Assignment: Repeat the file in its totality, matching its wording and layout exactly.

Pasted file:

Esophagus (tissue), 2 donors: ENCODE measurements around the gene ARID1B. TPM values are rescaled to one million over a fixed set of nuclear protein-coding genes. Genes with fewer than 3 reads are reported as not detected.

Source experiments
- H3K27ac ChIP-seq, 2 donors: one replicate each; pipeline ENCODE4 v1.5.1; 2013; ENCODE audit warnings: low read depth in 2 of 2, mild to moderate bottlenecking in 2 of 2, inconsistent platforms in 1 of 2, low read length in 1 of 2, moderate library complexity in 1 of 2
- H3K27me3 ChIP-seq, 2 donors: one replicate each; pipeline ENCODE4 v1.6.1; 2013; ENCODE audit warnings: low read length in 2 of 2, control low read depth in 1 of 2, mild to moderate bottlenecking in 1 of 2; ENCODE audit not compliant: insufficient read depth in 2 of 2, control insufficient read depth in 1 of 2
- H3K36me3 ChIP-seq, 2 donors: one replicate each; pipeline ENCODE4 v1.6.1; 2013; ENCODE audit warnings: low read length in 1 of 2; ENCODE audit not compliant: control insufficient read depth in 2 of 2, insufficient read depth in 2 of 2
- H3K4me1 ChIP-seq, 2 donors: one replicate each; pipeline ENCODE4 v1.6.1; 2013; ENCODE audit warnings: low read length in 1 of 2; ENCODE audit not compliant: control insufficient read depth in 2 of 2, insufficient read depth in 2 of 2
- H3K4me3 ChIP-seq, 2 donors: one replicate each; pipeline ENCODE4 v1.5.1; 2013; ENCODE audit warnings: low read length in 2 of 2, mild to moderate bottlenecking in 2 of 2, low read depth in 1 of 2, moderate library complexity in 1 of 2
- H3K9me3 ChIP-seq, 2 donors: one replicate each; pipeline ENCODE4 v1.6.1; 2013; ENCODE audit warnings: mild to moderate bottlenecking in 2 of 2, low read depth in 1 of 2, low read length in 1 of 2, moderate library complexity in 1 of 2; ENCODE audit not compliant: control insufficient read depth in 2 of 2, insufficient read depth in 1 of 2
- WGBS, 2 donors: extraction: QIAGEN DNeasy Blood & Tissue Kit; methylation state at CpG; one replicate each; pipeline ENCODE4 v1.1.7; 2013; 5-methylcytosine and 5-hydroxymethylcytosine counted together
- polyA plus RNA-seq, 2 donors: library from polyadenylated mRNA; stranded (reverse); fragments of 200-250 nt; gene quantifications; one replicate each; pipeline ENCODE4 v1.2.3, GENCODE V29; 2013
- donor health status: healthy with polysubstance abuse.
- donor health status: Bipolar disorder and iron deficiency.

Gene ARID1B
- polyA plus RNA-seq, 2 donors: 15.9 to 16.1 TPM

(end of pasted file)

Esophagus (tissue), 2 donors: ENCODE measurements around the gene ARID1B. TPM values are rescaled to one million over a fixed set of nuclear protein-coding genes. Genes with fewer than 3 reads are reported as not detected.

Source experiments
- H3K27ac ChIP-seq, 2 donors: one replicate each; pipeline ENCODE4 v1.5.1; 2013; ENCODE audit warnings: low read depth in 2 of 2, mild to moderate bottlenecking in 2 of 2, inconsistent platforms in 1 of 2, low read length in 1 of 2, moderate library complexity in 1 of 2
- H3K27me3 ChIP-seq, 2 donors: one replicate each; pipeline ENCODE4 v1.6.1; 2013; ENCODE audit warnings: low read length in 2 of 2, control low read depth in 1 of 2, mild to moderate bottlenecking in 1 of 2; ENCODE audit not compliant: insufficient read depth in 2 of 2, control insufficient read depth in 1 of 2
- H3K36me3 ChIP-seq, 2 donors: one replicate each; pipeline ENCODE4 v1.6.1; 2013; ENCODE audit warnings: low read length in 1 of 2; ENCODE audit not compliant: control insufficient read depth in 2 of 2, insufficient read depth in 2 of 2
- H3K4me1 ChIP-seq, 2 donors: one replicate each; pipeline ENCODE4 v1.6.1; 2013; ENCODE audit warnings: low read length in 1 of 2; ENCODE audit not compliant: control insufficient read depth in 2 of 2, insufficient read depth in 2 of 2
- H3K4me3 ChIP-seq, 2 donors: one replicate each; pipeline ENCODE4 v1.5.1; 2013; ENCODE audit warnings: low read length in 2 of 2, mild to moderate bottlenecking in 2 of 2, low read depth in 1 of 2, moderate library complexity in 1 of 2
- H3K9me3 ChIP-seq, 2 donors: one replicate each; pipeline ENCODE4 v1.6.1; 2013; ENCODE audit warnings: mild to moderate bottlenecking in 2 of 2, low read depth in 1 of 2, low read length in 1 of 2, moderate library complexity in 1 of 2; ENCODE audit not compliant: control insufficient read depth in 2 of 2, insufficient read depth in 1 of 2
- WGBS, 2 donors: extraction: QIAGEN DNeasy Blood & Tissue Kit; methylation state at CpG; one replicate each; pipeline ENCODE4 v1.1.7; 2013; 5-methylcytosine and 5-hydroxymethylcytosine counted together
- polyA plus RNA-seq, 2 donors: library from polyadenylated mRNA; stranded (reverse); fragments of 200-250 nt; gene quantifications; one replicate each; pipeline ENCODE4 v1.2.3, GENCODE V29; 2013
- donor health status: healthy with polysubstance abuse.
- donor health status: Bipolar disorder and iron deficiency.

Gene ARID1B
- polyA plus RNA-seq, 2 donors: 15.9 to 16.1 TPM